Informing kids about suicide is difficult, but addressing their fears is vital.
Parenting makes it hard to express such a painful circumstance. Consider adapting terminology to your child’s age and cognitive ability, and be direct and honest with them. This article offers tips for discussing suicide with kids responsibly and conveniently.
A 2021 study by the International Association for Suicide Prevention predicts an estimated 703,000 annual suicides. Communication is a key preventative strategy, especially when opening the conversation with kids.
This issue seldom occurs until a specific circumstance prompts parents to discuss suicide with their children. This conversation is impending when a close relative commits suicide or attempts to, a child has heard the term but doesn’t know what it means, or the parents approach the child to discuss a topic connected to their current situation.
As with death, sexuality, and money, how we speak about suicide depends on the child’s age.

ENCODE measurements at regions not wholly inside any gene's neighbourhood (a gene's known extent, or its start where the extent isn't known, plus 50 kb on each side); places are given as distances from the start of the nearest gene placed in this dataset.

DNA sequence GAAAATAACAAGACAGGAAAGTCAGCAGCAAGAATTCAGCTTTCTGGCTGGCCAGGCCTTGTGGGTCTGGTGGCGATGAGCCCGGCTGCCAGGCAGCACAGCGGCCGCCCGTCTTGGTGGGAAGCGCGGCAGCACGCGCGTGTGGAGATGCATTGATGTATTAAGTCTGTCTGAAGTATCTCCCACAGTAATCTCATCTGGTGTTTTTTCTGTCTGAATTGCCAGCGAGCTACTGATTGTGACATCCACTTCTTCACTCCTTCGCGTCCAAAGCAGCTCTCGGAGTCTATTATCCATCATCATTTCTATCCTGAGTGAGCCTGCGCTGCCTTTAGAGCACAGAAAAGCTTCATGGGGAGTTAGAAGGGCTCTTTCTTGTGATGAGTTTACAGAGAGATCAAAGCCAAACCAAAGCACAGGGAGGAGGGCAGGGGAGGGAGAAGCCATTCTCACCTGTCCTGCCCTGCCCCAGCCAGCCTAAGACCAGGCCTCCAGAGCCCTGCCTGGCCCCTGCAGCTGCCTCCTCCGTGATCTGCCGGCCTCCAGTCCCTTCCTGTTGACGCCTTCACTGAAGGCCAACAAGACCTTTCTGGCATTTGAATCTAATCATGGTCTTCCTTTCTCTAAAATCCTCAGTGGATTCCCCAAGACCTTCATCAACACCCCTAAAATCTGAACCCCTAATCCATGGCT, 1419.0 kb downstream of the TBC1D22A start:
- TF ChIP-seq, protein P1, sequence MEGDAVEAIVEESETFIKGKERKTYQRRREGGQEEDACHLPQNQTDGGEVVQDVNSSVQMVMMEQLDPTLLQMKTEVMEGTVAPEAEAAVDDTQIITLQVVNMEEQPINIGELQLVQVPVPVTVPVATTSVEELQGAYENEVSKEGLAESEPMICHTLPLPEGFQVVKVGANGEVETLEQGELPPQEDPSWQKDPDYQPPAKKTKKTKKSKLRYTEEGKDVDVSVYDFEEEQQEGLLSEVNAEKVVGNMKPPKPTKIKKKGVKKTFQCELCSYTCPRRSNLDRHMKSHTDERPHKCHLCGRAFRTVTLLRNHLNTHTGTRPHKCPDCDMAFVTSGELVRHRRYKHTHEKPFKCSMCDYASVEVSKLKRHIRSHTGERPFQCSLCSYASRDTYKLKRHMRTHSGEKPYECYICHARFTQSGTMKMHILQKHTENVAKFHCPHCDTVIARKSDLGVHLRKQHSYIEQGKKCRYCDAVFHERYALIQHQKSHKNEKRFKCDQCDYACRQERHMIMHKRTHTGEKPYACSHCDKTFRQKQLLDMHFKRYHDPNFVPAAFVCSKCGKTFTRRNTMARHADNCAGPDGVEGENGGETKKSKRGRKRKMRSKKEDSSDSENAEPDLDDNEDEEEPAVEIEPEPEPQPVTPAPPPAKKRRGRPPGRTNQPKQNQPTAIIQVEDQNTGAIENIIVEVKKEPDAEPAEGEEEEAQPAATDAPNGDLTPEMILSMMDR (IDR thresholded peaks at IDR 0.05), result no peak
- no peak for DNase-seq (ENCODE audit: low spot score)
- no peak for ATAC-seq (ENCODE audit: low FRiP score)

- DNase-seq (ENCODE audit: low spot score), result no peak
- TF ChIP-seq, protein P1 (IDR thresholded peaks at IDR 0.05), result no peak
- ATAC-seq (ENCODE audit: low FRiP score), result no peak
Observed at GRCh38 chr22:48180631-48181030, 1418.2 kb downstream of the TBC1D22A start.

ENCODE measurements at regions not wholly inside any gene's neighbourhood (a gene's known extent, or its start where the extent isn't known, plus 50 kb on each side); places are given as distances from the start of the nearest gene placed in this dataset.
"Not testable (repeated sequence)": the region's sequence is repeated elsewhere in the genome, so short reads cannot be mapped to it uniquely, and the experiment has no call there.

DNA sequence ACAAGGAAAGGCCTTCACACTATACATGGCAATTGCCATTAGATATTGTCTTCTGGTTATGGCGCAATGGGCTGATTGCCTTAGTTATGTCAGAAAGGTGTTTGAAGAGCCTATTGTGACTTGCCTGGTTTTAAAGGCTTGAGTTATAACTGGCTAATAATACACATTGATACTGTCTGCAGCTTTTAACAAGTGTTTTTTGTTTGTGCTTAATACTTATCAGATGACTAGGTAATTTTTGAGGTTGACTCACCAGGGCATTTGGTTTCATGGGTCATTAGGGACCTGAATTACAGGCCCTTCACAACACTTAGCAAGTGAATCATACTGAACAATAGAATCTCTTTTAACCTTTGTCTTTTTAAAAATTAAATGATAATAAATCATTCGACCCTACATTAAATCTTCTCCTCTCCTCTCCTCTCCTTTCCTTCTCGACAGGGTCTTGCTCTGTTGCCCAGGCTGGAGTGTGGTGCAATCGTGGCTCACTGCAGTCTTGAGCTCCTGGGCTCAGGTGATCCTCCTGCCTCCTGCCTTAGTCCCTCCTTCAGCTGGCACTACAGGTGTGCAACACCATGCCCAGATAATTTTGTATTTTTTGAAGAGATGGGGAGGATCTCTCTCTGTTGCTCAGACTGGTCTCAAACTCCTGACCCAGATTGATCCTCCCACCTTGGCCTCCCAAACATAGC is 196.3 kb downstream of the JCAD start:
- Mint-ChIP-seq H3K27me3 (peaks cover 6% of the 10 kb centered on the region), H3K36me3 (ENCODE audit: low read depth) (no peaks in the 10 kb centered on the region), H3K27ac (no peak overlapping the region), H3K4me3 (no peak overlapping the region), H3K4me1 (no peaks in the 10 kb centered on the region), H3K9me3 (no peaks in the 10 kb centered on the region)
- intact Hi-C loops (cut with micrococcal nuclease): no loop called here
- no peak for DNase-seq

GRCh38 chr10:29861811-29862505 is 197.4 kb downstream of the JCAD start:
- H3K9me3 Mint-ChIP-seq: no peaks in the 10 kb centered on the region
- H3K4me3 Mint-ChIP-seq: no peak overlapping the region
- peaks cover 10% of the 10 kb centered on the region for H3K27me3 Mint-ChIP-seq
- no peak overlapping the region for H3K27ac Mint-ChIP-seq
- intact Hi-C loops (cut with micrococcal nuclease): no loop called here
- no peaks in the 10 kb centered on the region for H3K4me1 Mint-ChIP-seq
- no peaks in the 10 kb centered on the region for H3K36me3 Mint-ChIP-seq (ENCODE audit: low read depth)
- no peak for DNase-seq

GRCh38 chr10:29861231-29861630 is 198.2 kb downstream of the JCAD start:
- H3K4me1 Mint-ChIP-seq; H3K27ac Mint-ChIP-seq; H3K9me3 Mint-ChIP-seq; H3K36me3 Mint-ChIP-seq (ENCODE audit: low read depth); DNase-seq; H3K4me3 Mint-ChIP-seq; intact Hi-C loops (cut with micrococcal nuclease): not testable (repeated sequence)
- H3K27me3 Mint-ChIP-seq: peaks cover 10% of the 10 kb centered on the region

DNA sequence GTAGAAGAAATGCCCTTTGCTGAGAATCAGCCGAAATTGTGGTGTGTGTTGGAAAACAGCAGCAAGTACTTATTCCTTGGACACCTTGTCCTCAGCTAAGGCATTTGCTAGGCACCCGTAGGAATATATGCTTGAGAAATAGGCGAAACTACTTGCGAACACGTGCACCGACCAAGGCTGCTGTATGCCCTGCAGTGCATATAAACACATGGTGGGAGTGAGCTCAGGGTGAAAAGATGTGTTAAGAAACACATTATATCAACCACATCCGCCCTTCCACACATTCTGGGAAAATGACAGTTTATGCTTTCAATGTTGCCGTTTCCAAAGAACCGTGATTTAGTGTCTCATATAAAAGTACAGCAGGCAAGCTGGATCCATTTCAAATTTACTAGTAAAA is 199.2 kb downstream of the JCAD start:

Young kids make up answers when they don’t receive one. They’ll develop an unreal and magical explanation method if they don’t grasp anything in their surroundings.
Mental Illness Research Education Clinical professionals emphasize avoiding overloading children with information. Paying attention to the child’s inquiries calmly and nonjudgmentally is key. Thus, you need not describe what occurred. Instead, let their inquiries lead your speech.
After introducing yourself, start with the facts: “I’d want to speak to you about what occurred with your uncle last night. He felt depressed and wounded. He’s receiving hospital care.”
Using child-friendly language is also crucial. Language should be straightforward. Use a gentle, calm tone of voice and approach them at